Seattle has two seasons. There’s the gray, rainy one, where temperatures are chilly to mild, and there’s the oasis-like, eye-defying summer, where everything is bright and sunny. During the latter, the temperatures can rise to the 80s and 90s. For general enjoyment of life, this is great. But for beer production, it can be trouble.
You’ve probably been at a bar in the summer where the beer is warm and foamy. It’s just a matter of physics: When temperatures rise, beer brewing and beer maintenance have to adjust. But what does that look like? What must breweries do to keep one of Seattle’s most appreciated products safe for day drinking?
“The great thing about warm temperatures,” says Robyn Schumacher, cicerone and co-owner of Ballard’s Stoup Brewing, “is that more people want to get out and drink beer. Our production goes up in the spring and summer, and our taproom and beer garden get even busier. These are all good things, but this means, of course, that we have to adapt production and beer service to accommodate for warmer temperatures and bigger crowds.”
As the temperatures increase, Schumacher and team are cognizant of every detail, from the “ambient temperature” of the room to staying on top of the delicate brewing science of fermentation and precise yeast reactions. “Fermenting beer puts off a lot of heat and can rise beyond temperatures that are best for the yeast and ultimately the flavor of the beer,” Schumacher explains. “Yeast behaves differently at different temperatures and can put off flavor and aroma compounds that, if controlled, are favorable, but if not controlled, can be off-style or just not delicious.”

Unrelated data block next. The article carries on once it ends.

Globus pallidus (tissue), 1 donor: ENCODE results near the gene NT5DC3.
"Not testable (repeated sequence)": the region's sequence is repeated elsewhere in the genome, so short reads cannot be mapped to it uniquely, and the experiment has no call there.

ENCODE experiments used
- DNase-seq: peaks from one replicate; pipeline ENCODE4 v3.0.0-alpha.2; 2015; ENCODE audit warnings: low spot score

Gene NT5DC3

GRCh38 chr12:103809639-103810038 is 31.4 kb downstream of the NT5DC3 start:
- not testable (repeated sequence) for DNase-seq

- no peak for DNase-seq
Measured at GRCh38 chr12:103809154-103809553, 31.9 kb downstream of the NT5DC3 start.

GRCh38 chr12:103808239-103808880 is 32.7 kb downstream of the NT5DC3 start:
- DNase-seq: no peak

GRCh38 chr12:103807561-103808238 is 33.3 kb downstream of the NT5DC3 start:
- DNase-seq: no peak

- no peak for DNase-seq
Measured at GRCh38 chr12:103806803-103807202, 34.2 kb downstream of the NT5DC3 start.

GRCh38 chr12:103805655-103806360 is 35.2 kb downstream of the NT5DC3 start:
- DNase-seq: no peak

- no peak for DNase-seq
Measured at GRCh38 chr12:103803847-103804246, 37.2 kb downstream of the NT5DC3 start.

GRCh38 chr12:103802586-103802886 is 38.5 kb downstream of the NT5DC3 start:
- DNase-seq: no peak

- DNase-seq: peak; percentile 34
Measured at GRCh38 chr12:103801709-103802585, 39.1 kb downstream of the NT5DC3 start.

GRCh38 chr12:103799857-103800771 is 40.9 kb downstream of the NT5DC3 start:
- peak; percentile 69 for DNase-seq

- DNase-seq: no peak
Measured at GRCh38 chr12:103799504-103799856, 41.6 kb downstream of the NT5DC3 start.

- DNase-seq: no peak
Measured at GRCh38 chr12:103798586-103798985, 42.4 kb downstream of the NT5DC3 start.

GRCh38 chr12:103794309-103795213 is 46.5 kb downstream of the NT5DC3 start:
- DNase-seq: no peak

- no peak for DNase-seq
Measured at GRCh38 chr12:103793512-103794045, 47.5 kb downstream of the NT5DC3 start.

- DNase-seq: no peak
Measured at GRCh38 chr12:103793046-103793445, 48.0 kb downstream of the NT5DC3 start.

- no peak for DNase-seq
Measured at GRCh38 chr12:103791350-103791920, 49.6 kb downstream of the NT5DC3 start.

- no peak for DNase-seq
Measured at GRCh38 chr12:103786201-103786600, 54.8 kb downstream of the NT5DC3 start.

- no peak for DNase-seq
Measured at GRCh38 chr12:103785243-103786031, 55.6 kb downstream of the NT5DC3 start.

So Stoup’s brewers control their tank temperatures using jacketed tanks and glycol systems. “Another temperature-related issue is that the city water warms up in warmer temperatures,” Schumacher says. “We use cold water in our heat exchanger to cool down the wort [unfermented beer] from boil kettle to fermenter. The warmer city water means we have to use more water than usual. Luckily, we capture the water and reuse it.”
Georgetown Brewing co-founder Manny Chao says he has had to solve issues at bars in the summer when the beer gets too foamy from the heat. “We definitely run into more troubleshooting at bars for foamy beer in the summer,” says Chao. “Usually, coolers get too warm because they are either poorly maintained or the doors are left open.” And while some bars have their kegs directly under their taps, others have them in coolers, sometimes dozens of feet away, requiring long lines to transport the beer. The longer the lines, the more issues that can arise. “Glycol systems usually get stressed too, for bars with long lines,” notes Chao. “Proper maintenance is key.”
But once the beer is brewed, packaged, and served, it’s up to Mother Nature and the drinker. “Once the beer is poured, it’s at the mercy of warm hands and sunshine,” says Schumacher.